Further to last night’s post, further detail has been released regarding the prospect of gay marriage. The Guardian sets the tone for the proposal, by claiming that marriage is a “right”, that is currently “denied”.
Marriage, certainly as Christians understand it, is not a “right” that may be granted to some and withheld to others, but a gift, a blessing or vocation. I alluded yesterday to the complementarity of marriage, which confers a set of benefits both physical and spiritual upon a couple. Sexual complementarity between men and women makes the giving of life a feature of marriage, and children are featured in both the C of E and Catholic wedding ceremonies.
Here is the preface from the Book of Common Worship of the Church of England:
The gift of marriage brings husband and wife together
in the delight and tenderness of sexual union
and joyful commitment to the end of their lives.
It is given as the foundation of family life
in which children are [born and] nurtured
That is not to say that married couples must have children in order for their marriage to be considered valid, but they must at least be open to the possibility. Technically a Church of England vicar could refuse to marry a couple who refused to entertain the concept of children because otherwise they would be unable to spiritually respond to this section of the preface. It is no different to a priest refusing to conduct the baptism of a child whose parents openly state that they have no intention of bringing up the child in the Christian faith. A Christian marriage must be open to the possibility of children and is defined as the union of a man and a woman.
What this exercise seems to be all about is an exercise in semantics; the government redefining marriage as a private arrangement between two individuals which should be open to all. This has come about due to the secular nature of a civil partnership ceremony which must include no hymns of Bible reading, in order to make the distinction between the civil and religious aspect of marriage. Campaigners therefore argue that civil partnerships are viewed as inferior to marriage, due to this difference in language, despite the fact that they confer identical benefits upon a couple.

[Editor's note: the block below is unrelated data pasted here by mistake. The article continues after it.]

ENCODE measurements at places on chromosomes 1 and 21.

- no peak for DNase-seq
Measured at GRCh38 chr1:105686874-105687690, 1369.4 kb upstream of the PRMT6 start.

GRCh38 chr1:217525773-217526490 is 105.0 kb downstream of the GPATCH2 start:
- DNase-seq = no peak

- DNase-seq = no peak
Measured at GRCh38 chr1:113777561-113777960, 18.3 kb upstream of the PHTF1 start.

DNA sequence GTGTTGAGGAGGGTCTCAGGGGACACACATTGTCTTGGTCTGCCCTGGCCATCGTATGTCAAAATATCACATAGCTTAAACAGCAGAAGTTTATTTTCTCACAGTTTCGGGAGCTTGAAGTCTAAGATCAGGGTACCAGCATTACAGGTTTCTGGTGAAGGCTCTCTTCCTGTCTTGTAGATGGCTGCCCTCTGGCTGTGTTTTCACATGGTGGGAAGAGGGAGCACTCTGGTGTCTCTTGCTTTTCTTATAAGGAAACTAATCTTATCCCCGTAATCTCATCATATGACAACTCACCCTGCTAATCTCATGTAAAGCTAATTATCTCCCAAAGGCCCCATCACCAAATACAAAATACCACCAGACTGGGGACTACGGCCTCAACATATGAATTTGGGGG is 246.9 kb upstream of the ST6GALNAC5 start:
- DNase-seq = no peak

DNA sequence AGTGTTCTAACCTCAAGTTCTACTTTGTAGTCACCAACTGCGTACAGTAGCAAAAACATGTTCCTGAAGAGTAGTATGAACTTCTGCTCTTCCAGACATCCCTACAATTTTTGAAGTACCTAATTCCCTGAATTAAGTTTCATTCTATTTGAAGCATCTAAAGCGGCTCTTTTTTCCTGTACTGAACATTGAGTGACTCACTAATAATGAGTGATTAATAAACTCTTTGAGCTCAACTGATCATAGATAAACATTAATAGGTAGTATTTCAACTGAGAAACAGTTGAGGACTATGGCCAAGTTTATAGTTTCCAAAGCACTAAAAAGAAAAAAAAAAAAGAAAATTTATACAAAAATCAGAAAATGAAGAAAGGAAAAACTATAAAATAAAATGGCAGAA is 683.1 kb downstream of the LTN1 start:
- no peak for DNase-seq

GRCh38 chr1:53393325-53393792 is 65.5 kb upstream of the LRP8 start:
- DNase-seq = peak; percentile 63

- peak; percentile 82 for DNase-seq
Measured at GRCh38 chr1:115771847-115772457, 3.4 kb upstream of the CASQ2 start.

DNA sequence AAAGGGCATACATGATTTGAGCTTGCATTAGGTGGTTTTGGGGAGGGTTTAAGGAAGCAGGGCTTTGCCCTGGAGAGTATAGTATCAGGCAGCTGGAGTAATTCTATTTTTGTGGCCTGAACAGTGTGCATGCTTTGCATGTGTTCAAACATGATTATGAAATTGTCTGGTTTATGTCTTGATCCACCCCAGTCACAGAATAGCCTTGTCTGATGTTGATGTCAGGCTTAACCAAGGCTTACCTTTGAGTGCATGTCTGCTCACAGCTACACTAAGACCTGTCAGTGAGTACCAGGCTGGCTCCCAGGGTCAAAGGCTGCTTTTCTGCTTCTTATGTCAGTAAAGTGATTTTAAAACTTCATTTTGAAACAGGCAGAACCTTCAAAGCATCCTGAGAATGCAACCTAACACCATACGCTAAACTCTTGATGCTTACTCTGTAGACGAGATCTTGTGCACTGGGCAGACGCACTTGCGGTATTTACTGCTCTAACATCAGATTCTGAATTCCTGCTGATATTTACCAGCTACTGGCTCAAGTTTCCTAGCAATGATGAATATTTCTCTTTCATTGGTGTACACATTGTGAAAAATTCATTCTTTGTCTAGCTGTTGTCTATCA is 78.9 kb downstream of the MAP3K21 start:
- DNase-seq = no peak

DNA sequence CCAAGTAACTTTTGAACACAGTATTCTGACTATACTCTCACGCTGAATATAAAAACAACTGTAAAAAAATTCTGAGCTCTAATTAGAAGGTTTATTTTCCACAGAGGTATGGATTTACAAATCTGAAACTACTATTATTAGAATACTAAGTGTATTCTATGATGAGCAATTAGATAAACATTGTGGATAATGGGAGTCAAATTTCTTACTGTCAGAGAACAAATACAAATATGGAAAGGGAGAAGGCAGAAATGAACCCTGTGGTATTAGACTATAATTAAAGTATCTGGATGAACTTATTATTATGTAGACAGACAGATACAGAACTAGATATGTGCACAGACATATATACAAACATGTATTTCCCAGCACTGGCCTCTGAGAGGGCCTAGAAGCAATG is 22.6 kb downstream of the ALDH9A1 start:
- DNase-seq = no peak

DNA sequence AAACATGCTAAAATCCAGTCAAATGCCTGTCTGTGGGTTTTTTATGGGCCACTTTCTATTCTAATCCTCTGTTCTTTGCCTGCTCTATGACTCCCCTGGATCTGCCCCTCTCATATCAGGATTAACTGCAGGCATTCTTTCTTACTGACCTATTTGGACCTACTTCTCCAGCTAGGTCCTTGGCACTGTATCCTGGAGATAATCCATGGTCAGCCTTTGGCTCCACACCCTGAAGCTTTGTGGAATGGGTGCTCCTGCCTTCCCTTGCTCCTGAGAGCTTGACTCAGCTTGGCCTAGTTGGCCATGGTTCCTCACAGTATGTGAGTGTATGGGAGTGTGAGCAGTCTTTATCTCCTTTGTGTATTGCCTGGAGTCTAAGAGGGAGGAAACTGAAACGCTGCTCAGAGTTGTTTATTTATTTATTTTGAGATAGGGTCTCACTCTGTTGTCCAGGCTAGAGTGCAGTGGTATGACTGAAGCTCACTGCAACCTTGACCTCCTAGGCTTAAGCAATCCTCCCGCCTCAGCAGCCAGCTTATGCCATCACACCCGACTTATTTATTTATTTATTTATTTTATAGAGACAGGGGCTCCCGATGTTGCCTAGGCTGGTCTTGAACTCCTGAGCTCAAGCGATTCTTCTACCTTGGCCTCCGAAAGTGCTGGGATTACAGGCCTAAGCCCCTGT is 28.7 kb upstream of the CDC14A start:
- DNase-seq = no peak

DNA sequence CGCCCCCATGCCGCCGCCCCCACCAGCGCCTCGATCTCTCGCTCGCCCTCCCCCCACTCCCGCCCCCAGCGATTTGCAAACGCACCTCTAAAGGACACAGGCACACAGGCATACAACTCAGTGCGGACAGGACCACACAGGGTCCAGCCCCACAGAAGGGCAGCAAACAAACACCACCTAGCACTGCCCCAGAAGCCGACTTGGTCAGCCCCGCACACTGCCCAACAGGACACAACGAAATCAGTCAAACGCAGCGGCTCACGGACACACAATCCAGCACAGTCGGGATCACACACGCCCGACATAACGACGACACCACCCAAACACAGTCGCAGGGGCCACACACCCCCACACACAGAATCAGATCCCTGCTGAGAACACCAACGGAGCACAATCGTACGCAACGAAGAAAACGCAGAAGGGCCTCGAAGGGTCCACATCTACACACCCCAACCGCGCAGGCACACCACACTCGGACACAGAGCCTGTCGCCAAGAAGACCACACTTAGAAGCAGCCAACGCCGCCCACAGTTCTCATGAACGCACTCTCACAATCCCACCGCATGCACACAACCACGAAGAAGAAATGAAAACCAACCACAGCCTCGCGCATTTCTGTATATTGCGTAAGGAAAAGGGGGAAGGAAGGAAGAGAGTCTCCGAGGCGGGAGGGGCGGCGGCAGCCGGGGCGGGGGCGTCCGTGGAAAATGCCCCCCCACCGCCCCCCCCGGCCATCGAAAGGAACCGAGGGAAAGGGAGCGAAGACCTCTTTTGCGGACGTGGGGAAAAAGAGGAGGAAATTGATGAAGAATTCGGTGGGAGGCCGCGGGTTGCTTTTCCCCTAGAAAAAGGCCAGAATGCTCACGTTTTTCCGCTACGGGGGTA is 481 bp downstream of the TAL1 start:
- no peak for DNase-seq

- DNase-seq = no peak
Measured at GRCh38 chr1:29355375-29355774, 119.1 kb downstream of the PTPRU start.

What seems more sensible is for this ban on spiritual readings to be lifted from all civil weddings and civil partnerships which has always seemed nonsensical and utterly restrictive. It is not for the state to decide the manner in which a couple wish to celebrate their marriage or civil partnership and if a couple wish to have particular reading from the Bible, or even the song “Angels” by Robbie Williams, which I understand is currently banned, then that is entirely a matter for them. No-one has copyright on the Bible or any other religious texts and it is certainly not for the state to prescribe what is acceptable.
In terms of making gay marriage only applicable in civil ceremonies, this seems an impossible ideal. As I noted last night, Church of England ministers are technically “clerks in holy orders” and thus must obey the civil laws of the land. There is nothing to stop a couple from claiming a religious ceremony as their right and attempting to take an individual vicar or the Church to court on the grounds of discrimination. The Church of England would need to re-write its entire marriage liturgy.